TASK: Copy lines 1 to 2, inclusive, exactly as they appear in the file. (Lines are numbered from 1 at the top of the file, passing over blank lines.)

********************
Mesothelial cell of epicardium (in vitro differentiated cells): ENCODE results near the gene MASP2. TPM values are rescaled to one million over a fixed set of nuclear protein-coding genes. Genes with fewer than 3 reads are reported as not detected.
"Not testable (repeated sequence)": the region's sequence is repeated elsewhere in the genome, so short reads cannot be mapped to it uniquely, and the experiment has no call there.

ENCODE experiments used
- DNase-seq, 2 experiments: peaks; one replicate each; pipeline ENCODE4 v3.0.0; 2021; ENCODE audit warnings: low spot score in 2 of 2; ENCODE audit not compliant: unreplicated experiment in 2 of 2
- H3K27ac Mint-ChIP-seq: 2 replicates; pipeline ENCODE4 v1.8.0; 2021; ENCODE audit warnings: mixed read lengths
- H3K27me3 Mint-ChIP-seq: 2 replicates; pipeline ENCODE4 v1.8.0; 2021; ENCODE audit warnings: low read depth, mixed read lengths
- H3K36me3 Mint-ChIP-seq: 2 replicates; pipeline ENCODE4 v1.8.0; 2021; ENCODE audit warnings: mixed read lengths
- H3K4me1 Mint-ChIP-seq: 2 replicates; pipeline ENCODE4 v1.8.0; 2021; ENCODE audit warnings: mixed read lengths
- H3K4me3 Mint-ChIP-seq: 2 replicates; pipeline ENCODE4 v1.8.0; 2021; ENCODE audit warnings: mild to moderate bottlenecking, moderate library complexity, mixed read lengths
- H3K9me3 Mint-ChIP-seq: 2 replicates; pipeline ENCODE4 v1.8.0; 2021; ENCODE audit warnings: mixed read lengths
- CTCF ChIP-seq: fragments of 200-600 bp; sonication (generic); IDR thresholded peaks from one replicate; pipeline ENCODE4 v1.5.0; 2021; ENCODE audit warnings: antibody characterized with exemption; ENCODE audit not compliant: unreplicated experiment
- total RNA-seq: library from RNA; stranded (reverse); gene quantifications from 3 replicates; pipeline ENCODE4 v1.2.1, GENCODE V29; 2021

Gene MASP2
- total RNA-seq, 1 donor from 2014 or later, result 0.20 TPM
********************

Mesothelial cell of epicardium (in vitro differentiated cells): ENCODE results near the gene MASP2. TPM values are rescaled to one million over a fixed set of nuclear protein-coding genes. Genes with fewer than 3 reads are reported as not detected.
"Not testable (repeated sequence)": the region's sequence is repeated elsewhere in the genome, so short reads cannot be mapped to it uniquely, and the experiment has no call there.